This is a news release from MDOT
With its 120 mph winds and 28-foot storm surge racing towards the Gulf Coast, Hurricane Katrina made landfall on August 29, 2005, causing more than $1 billion in damage to Mississippi's transportation infrastructure. Both the Biloxi Bay and Bay St. Louis Bridges were damaged beyond repair. The loss of the bridges disconnected coastal communities, adding to the long road of reconstruction the residents already faced.
"Seeing these huge concrete and steel structures lying in the water, end over end, was to me as an engineer one of the most graphic displays of the hurricane's strength," said Wayne Brown, Former Southern Transportation Commissioner.
The Mississippi Department of Transportation (MDOT) and the Federal Highway Administration (FHWA) funded most of the Katrina repair and cleanup five months after the storm and worked quickly to repair these bridges, vital to rebuilding of the Gulf Coast.
"Restoring mobility along the Gulf Coast was possible because of the efforts and hard work of many. MDOT workers were on the scene the day of the hurricane, the day after the hurricane and for days, weeks, month and years following," said Melinda McGrath, MDOT Executive Director.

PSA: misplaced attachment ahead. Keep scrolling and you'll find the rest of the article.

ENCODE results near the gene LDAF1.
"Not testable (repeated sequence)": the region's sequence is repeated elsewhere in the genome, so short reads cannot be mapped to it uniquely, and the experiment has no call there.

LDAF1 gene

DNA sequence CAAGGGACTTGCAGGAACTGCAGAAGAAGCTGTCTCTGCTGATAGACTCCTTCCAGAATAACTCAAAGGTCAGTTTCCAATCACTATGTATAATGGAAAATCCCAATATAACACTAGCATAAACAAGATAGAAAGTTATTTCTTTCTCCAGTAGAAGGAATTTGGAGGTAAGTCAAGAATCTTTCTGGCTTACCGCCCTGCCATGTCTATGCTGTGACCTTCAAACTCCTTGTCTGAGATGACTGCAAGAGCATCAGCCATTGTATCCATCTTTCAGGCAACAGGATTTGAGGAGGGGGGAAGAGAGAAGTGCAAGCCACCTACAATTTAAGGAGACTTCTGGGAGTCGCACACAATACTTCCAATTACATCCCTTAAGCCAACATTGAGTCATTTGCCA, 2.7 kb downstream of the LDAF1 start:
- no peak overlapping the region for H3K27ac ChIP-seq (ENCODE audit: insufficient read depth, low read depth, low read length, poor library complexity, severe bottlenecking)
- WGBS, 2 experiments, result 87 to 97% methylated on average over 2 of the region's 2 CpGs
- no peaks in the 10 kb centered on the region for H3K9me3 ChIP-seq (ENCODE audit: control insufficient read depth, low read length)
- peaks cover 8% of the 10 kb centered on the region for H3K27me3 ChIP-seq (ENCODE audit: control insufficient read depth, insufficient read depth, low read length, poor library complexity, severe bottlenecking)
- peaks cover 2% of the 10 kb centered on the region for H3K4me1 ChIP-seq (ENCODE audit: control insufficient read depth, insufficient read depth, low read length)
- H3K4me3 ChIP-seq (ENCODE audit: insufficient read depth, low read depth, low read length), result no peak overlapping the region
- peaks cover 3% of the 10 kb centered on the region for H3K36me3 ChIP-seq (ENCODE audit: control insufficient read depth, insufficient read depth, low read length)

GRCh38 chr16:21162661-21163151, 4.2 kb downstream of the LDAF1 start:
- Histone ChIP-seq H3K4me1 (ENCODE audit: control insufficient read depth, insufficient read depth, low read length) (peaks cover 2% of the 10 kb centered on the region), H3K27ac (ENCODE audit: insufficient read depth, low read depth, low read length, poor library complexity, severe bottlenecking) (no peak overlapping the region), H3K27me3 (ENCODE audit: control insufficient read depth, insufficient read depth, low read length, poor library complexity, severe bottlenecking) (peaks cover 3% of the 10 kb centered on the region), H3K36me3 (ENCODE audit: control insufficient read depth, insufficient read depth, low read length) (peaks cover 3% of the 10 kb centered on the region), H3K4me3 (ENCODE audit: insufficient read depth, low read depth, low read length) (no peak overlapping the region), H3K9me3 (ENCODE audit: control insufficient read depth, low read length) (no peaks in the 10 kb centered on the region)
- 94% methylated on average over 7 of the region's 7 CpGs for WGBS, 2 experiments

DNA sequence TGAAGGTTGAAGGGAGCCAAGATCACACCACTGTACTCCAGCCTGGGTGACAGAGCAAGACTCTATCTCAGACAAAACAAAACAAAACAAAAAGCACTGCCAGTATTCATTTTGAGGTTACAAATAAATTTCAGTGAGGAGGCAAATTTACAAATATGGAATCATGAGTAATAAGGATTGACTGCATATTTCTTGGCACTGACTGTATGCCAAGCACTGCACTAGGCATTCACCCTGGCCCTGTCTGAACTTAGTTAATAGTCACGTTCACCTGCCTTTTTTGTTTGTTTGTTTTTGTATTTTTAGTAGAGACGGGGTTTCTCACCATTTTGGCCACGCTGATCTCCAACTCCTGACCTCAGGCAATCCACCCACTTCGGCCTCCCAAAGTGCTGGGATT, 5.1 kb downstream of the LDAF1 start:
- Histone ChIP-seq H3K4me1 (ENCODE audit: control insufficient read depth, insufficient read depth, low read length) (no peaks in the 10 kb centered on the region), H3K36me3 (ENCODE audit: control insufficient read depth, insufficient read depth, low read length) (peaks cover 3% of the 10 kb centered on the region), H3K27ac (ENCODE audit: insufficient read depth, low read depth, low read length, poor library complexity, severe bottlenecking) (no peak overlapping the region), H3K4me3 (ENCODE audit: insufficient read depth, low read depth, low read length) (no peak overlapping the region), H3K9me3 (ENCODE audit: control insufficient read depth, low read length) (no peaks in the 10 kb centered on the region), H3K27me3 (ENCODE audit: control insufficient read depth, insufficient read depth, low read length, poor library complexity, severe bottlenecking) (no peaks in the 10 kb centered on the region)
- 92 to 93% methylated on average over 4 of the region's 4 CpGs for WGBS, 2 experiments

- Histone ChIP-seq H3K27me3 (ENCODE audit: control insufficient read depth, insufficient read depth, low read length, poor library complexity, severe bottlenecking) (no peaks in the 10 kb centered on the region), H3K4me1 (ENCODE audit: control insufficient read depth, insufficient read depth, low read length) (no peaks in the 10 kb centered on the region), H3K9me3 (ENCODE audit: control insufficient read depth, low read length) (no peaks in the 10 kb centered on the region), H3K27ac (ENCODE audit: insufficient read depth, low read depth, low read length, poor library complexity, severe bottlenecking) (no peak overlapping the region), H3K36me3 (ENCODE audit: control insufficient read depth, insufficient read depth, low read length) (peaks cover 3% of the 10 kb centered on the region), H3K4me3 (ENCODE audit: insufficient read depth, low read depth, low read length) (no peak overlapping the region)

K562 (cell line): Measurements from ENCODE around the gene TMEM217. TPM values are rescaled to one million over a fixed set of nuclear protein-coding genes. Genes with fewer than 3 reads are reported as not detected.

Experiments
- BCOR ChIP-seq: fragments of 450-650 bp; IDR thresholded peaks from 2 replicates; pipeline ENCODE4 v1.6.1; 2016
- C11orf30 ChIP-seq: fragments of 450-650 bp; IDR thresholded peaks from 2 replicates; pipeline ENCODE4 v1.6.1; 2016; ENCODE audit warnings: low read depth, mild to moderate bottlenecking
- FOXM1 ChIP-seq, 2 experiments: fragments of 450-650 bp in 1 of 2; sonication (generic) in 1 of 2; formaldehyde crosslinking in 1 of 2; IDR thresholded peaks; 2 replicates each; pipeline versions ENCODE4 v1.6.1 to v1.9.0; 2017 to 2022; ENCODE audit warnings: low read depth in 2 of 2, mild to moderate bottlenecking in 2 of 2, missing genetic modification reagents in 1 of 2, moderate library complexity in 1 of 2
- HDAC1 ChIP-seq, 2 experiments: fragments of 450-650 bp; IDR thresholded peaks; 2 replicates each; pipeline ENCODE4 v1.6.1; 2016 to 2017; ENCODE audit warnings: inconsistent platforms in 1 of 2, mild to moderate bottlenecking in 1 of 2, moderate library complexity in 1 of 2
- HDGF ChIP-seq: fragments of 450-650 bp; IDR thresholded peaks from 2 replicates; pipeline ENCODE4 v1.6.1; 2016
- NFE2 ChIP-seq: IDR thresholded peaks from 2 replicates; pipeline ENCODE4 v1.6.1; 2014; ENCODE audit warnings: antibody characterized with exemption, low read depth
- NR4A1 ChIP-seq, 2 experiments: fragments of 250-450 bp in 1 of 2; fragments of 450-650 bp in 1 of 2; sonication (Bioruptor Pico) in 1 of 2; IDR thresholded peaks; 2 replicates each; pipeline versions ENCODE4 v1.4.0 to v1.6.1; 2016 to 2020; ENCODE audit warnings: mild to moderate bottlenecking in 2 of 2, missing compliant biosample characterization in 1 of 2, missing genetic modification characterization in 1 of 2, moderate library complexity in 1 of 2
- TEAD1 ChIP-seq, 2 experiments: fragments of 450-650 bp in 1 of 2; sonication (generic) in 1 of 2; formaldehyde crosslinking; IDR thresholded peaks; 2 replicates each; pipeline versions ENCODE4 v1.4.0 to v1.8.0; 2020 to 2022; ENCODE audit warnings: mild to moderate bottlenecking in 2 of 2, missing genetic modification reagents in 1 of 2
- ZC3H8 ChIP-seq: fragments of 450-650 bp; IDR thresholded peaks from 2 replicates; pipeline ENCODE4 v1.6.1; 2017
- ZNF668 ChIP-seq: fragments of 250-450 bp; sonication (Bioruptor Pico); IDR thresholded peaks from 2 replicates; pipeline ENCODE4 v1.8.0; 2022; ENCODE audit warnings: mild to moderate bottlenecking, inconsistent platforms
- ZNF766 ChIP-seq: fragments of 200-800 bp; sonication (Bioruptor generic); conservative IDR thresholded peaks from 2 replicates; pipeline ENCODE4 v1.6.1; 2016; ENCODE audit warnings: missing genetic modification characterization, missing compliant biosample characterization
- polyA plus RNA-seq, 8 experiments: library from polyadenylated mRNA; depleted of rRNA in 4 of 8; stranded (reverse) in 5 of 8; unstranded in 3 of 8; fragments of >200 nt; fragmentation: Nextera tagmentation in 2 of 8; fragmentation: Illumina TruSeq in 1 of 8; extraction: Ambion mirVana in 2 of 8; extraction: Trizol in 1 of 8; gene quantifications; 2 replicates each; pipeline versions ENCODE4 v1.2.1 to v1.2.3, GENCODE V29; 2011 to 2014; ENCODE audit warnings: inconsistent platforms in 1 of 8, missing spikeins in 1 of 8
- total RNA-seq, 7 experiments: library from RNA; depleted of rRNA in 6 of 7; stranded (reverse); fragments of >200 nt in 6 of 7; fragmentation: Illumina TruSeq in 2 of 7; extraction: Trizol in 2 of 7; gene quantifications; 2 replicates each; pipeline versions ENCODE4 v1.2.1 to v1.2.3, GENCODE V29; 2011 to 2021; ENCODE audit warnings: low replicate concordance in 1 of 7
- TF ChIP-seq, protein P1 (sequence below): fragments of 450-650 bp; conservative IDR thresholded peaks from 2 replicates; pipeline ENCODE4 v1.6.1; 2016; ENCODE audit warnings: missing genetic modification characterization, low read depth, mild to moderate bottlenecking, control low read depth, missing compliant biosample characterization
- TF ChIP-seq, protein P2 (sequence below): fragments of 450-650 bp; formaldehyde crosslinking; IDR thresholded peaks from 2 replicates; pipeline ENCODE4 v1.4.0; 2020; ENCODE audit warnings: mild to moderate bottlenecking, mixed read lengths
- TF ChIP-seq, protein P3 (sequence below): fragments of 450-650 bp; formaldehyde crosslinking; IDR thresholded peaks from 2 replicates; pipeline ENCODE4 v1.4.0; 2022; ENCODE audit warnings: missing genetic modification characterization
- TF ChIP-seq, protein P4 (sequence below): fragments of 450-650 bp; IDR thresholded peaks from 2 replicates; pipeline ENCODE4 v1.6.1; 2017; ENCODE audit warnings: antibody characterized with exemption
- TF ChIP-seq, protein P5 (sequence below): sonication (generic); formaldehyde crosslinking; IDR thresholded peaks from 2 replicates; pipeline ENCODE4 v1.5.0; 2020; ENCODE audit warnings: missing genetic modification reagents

Normally, it takes a least one year to design a bridge the size of the Biloxi and Bay St. Louis Bridges, with three to four more years dedicated to constructing it, but the state made these bridges a top priority following the devastation. Using a method that allowed the designing, engineering, permitting and construction to be conducted simultaneously, the Bay St. Louis Bridge was dedicated in May 2007 and the Biloxi Bay Bridge opened in November 2007. The Bay St. Louis Bridge opened in 21 months with the Biloxi Bay Bridge completed in 26 months.
"MDOT executives provided the decisive, problem-solving leadership to make these bridge replacements happen within an extraordinary timeframe," said Ricky Lee, Former MDOT District 6 Engineer.
While the bridges provide the necessary infrastructure for the coastal communities, they also highlight Mississippi's commitment to the arts. Using salvaged bearing plates from the old bridges, local artists created drawings that were transformed into bronze relief plaques depicting life on the Mississippi Gulf Coast. Artwork is installed every one-tenth of a mile on the pedestrian lane of each bridge, linking the past and the present, renewing the spirit of the region and its residents.
"We all knew the bridge would be our link to true recovery. It was built for the future, and it has given us hope that we can build our town back for the future," said Hancock County Chancery Clerk, Tim Kellar.